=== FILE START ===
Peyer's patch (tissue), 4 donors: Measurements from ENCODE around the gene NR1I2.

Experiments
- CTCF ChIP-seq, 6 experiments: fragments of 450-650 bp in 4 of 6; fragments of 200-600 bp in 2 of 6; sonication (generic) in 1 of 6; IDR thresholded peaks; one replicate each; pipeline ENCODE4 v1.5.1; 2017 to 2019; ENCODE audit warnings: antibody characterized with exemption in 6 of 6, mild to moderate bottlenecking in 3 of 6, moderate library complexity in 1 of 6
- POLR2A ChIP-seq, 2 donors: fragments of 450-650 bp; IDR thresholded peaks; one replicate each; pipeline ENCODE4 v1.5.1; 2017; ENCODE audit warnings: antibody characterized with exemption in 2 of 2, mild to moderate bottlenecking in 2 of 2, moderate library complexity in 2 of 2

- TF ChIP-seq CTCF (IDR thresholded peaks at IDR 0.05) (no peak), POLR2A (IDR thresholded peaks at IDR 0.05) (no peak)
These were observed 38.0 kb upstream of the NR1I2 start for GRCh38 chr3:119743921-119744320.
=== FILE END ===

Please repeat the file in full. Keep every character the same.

Peyer's patch (tissue), 4 donors: Measurements from ENCODE around the gene NR1I2.

Experiments
- CTCF ChIP-seq, 6 experiments: fragments of 450-650 bp in 4 of 6; fragments of 200-600 bp in 2 of 6; sonication (generic) in 1 of 6; IDR thresholded peaks; one replicate each; pipeline ENCODE4 v1.5.1; 2017 to 2019; ENCODE audit warnings: antibody characterized with exemption in 6 of 6, mild to moderate bottlenecking in 3 of 6, moderate library complexity in 1 of 6
- POLR2A ChIP-seq, 2 donors: fragments of 450-650 bp; IDR thresholded peaks; one replicate each; pipeline ENCODE4 v1.5.1; 2017; ENCODE audit warnings: antibody characterized with exemption in 2 of 2, mild to moderate bottlenecking in 2 of 2, moderate library complexity in 2 of 2

- TF ChIP-seq CTCF (IDR thresholded peaks at IDR 0.05) (no peak), POLR2A (IDR thresholded peaks at IDR 0.05) (no peak)
These were observed 38.0 kb upstream of the NR1I2 start for GRCh38 chr3:119743921-119744320.